A year ago today, Cambodia’s nightmare became a question of law.
A team of freshly appointed prosecutors took the history of Khmer Rouge killing, starvation and slavery and retold it as a conspiracy in which five people formed criminal intentions resulting in genocide, war crimes, crimes against humanity and as many as 2.2 million deaths.
That document, known as the Introductory Submission, was forwarded to judicial investigators, who arrested and charged the five suspects over a period of four months. At a meeting in January, judges hailed the arrests as part of a swift march toward justice.
However, under the investigation, much of what has happened since remains a secret.
Currently, only one suspect, former S-21 prison director Kaing Guek Eav, alias Duch, is facing imminent indictment. Prosecutors were expected today to make their final submission on a special case file created 10 months ago for Duch’s alleged role at the torture prison.
Duch is also party to a second case file, in which judicial investigators are examining crimes he allegedly committed nationwide along with Brother Number Two Nuon Chea, ex-Foreign Minister Ieng Sary, his wife, Ieng Thirith, and former head of state Khieu Samphan.
Whatever progress may have occurred in this case is under wraps in order to protect the integrity of the investigation and the rights of all parties.
Some defense lawyers and court staff say privately that the tribunal’s Office of the Co-Investigating Judges, which recently revealed the departure of four of its most knowledgeable investigators, may not have all the resources it needs for such complex investigations.
“I seriously doubt whether any serious investigation in respect of Mr Nuon Chea has taken place so far. It is quite frustrating not to be able to seriously start working on our case,” Viktor Koppe, one of two Dutch lawyers for Brother Number Two Nuon Chea, wrote in an e-mail Thursday.
Heather Ryan, a court monitor for the Open Society Justice Initiative, welcomed the progress toward the trial of Duch but said the secrecy of the pretrial stage made it difficult to assess what is now happening in the court’s second case file.
“It is impossible to evaluate what progress is being made to bring the other case to trial,” she said.
However, international Co-Investigating Judge Marcel Lemonde said Thursday that his office had been entrusted with a gargantuan task, which is being “resolutely pursued.”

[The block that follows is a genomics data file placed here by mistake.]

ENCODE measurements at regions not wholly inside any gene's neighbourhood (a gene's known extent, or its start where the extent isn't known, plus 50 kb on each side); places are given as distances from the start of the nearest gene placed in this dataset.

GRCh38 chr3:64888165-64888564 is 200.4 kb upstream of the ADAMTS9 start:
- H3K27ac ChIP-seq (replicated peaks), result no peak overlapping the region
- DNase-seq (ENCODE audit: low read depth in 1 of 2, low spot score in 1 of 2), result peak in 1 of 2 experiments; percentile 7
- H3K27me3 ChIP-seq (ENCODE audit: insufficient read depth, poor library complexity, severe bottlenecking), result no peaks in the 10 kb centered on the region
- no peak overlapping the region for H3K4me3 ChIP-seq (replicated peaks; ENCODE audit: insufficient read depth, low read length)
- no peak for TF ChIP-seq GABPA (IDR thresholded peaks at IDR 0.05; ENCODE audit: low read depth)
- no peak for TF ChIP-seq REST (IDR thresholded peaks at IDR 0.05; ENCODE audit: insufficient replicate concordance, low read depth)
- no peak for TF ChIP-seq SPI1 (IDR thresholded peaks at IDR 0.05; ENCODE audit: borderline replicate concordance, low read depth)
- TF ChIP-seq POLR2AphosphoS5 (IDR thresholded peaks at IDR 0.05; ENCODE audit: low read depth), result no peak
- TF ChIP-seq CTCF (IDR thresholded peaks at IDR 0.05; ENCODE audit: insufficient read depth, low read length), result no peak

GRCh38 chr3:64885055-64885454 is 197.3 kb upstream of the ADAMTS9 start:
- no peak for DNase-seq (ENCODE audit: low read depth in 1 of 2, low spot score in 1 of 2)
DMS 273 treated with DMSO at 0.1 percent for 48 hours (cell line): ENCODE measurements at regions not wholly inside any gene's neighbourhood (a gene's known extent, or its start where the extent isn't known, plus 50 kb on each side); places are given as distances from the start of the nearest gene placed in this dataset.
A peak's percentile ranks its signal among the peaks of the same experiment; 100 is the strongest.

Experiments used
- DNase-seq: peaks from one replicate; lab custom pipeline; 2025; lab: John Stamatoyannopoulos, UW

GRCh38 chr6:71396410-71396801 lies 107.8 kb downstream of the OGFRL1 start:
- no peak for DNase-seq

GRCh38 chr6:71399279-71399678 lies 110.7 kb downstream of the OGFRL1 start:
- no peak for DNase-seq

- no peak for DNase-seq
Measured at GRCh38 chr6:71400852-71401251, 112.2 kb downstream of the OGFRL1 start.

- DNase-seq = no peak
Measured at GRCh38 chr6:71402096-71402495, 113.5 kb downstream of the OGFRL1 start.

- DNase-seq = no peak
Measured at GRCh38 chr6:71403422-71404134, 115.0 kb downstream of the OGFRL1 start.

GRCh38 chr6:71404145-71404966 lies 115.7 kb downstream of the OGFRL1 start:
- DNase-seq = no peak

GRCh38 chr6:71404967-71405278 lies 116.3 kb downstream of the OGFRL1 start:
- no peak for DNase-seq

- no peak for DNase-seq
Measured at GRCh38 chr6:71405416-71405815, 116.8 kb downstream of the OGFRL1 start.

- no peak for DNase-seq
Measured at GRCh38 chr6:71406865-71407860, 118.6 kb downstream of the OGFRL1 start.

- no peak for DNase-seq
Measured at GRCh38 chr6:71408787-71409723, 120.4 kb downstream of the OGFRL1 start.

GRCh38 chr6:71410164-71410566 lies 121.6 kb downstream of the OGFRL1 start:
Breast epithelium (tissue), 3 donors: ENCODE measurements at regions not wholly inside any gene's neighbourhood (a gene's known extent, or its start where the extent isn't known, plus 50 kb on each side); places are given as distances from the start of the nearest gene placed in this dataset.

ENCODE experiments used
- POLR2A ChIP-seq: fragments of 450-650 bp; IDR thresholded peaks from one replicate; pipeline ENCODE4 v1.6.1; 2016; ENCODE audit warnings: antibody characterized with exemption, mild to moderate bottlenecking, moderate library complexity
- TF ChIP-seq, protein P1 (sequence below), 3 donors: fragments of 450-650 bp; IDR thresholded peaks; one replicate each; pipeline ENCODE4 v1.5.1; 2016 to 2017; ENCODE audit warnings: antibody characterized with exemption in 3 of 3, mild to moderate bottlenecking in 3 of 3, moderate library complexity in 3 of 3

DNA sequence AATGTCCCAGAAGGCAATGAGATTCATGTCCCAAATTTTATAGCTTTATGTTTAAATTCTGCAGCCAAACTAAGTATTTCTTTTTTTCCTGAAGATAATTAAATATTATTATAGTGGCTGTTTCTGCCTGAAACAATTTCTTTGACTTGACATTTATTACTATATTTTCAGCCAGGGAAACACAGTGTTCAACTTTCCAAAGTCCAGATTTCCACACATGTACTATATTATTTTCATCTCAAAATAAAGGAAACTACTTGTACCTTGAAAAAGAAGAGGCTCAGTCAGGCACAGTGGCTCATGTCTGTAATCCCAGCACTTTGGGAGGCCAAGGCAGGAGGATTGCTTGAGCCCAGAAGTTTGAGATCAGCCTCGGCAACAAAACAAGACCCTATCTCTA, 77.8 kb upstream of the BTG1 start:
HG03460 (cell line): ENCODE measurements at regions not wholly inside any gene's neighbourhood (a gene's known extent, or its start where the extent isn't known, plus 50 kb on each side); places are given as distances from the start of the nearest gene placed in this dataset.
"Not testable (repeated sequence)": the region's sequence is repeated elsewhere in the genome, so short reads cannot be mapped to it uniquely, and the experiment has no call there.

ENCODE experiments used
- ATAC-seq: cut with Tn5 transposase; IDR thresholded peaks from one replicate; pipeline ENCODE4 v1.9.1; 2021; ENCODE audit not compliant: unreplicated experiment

“It is obvious that we have not spent a year only investigating the Duch case,” he wrote in an e-mail. “The second case is clearly quite complex: It concerns 5 charged persons (and therefore five defense teams) and, in reality, concerns the machinations of an entire regime 30 years ago.”
Judicial investigators had in the second case file examined numerous centers used for labor, detention, interrogation and execution and had also questioned numerous witnesses, Lemonde wrote.
“In an ideal world, we would of course have preferred that supplemental resources be granted to the [office] and have wished to receive reinforcements sooner,” he wrote, adding that the co-investigating judges were “on the verge” of selecting three new team leaders to head growing teams of lawyers and investigators.
The Office of the Co-Investigating Judges “thus expects to assure a maximum operating efficiency through 2008 and beyond,” he wrote.
International Co-Prosecutor Robert Petit said Thursday that the pace of investigations reflected the court’s circumstances, “the nature of the crimes and the nature of this court, its complex structure, its largely new or untested legal framework and its limited resources.”
“The particularity of this court is the level of public expectation: A lot of people think that they know what happened and that all of it has been written and told. It’s expected that the court’s process will simply be a validation of this and therefore should be public,” he wrote in an e-mail. “That’s not how a criminal investigation works.”
Donor country representatives at the UN in New York said last week that David Tolbert, the UN secretary-general’s special adviser on the court, had proposed to split Ieng Sary and Ieng Thirith from the second case file in an effort to try them earlier.
Court officials have said they are unaware of such discussions.
A donor country diplomat said by phone from New York on Thursday that the court’s financial backers were concerned that the pace of investigations may be too slow.
But they hesitated to say this out of respect for the court’s judicial independence, leaving the court caught between its judicial ideals on one hand and harsh fiscal realities on the other, he said.
“It’s a bit difficult to push them to speed up,” said the diplomat, adding that current budget projections estimate that about 200 witnesses will be heard in court.
“It takes a long time to hear all those witnesses,” he said. “We cannot say that, because it is a discretion of the judges and lawyers.”
“It is a problem, and we just hope to finish these trials by the end of 2010,” he said, adding that Tolbert had advised donors to manage their expectations. “What Mr Tolbert said is that no one can foresee the result.”
“It largely depends on the strategies of the lawyers. If they want to prolong the process, they can do that,” he said.